The Curve 9220 comes with 512 MB of RAM, four times as much on the 8520 and 512 MB ROM, which is double that on the 8520. Performance was smooth and the 9220 was very responsive though once in a while I did see the dreaded clock that signifies a lag in performance. However, overall performance was great.
The 9220 comes with the Premium version of Documents To Go, which offers document editing features as well as a native PDF document viewer. This makes it great for all sorts of office use and even students can make great use of this suite. Also pre-loaded is BlackBerry Protect, which allows you to back up and store personal data securely in the cloud, and can help locate a misplaced BlackBerry.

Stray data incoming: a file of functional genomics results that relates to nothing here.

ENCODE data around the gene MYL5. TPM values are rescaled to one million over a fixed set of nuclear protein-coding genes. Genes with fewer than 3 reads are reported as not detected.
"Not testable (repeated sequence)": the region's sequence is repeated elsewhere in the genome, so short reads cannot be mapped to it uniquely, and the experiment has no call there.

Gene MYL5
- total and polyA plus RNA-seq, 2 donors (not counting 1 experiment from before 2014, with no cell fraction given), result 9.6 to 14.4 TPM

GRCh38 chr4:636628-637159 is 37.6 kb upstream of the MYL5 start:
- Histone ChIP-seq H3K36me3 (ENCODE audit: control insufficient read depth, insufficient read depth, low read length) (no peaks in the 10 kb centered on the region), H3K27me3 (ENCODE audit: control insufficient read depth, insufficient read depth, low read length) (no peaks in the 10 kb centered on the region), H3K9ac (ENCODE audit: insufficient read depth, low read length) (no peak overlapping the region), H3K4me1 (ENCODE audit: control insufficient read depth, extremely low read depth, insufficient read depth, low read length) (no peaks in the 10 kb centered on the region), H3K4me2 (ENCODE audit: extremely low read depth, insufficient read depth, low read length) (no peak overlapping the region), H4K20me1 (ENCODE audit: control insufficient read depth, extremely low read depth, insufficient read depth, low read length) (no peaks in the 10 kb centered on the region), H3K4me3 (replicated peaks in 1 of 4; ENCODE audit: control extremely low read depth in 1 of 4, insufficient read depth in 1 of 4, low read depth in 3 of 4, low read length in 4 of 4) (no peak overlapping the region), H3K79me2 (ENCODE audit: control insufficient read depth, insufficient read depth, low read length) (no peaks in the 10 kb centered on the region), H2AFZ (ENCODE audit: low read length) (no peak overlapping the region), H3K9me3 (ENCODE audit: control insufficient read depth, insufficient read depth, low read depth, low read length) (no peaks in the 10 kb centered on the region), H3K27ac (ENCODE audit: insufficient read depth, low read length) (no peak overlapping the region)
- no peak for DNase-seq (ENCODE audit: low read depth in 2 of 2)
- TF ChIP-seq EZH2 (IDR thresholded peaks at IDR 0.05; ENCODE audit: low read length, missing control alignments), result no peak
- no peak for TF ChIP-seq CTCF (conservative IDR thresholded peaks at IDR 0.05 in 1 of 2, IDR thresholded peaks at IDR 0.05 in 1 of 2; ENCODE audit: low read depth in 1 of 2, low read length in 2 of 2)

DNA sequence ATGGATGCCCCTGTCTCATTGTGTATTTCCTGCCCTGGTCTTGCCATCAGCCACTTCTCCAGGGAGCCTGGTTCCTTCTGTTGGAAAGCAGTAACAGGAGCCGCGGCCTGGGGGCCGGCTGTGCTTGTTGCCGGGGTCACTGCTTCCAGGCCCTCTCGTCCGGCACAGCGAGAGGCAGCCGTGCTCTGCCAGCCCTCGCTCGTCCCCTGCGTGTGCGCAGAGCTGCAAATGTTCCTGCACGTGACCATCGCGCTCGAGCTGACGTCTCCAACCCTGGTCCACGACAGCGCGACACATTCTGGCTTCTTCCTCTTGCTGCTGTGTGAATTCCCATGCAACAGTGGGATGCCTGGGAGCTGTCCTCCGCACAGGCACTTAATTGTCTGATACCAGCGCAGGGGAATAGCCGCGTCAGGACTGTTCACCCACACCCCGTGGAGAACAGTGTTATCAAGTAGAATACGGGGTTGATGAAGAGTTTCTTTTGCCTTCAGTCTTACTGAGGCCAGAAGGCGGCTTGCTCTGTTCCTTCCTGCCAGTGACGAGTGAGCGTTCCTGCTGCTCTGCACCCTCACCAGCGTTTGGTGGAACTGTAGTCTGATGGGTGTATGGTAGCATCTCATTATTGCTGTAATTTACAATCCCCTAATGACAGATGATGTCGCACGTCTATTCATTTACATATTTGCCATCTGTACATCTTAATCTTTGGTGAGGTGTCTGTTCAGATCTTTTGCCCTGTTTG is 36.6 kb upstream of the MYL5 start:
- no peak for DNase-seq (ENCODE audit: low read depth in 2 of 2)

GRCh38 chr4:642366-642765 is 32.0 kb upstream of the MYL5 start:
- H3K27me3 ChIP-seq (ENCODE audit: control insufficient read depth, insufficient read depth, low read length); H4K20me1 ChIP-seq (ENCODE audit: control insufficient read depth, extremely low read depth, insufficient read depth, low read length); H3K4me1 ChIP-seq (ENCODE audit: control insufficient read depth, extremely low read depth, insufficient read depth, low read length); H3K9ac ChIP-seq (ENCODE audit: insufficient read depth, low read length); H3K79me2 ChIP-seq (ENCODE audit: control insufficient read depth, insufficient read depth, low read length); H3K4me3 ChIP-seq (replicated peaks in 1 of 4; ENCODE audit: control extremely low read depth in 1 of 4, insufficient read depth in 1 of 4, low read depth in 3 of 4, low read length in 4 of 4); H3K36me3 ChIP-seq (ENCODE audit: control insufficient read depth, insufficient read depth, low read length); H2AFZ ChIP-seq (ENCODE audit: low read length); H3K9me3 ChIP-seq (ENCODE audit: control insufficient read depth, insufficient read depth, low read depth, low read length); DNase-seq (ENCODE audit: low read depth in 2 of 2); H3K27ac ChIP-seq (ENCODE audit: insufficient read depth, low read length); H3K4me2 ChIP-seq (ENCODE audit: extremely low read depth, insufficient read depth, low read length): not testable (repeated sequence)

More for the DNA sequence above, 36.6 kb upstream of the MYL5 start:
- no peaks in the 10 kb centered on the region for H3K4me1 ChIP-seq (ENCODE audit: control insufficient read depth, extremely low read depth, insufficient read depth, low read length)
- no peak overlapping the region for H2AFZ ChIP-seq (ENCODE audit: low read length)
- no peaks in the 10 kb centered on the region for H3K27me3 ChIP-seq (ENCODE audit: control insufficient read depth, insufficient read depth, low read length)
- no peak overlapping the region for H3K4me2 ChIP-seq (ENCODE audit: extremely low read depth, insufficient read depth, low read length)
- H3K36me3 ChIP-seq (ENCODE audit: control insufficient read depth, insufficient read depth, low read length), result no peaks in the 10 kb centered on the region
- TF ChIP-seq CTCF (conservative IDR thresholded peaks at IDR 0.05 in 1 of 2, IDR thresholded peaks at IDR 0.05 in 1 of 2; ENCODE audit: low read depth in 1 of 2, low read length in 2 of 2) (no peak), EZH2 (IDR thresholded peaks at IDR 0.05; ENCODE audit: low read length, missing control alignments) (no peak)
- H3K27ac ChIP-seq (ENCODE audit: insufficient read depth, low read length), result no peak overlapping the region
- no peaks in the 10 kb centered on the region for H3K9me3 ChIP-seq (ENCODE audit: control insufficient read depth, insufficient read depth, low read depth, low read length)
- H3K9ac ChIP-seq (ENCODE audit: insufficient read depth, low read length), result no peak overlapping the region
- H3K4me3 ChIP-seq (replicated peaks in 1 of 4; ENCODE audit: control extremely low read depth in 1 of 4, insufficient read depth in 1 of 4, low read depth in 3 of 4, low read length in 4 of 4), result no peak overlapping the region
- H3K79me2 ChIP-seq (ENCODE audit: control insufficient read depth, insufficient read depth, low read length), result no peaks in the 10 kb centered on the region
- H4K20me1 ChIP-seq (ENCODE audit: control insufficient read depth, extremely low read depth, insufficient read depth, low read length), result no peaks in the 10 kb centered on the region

The Webkits-based browser that’s standard on OS 7 is light years ahead of the older one on the 8520. Web page rendering has improved vastly over OS 5.X and multiple tabs make Web browsing easier, though the lack of 3G means browsing is painful on creaky, choked 2G networks and is a joy only on Wi-Fi.
As with all BlackBerry smartphones, media remains a delight. The 9220 didn’t play 1080p videos but 720p was not a problem and it played a wide range of formats, though marred by the poor resolution. And audio quality is sharp and quite excellent and I especially loved the deep bass on the 9220.
Media features are the same as any older BB device with the exception of the FM Rdaio of cousre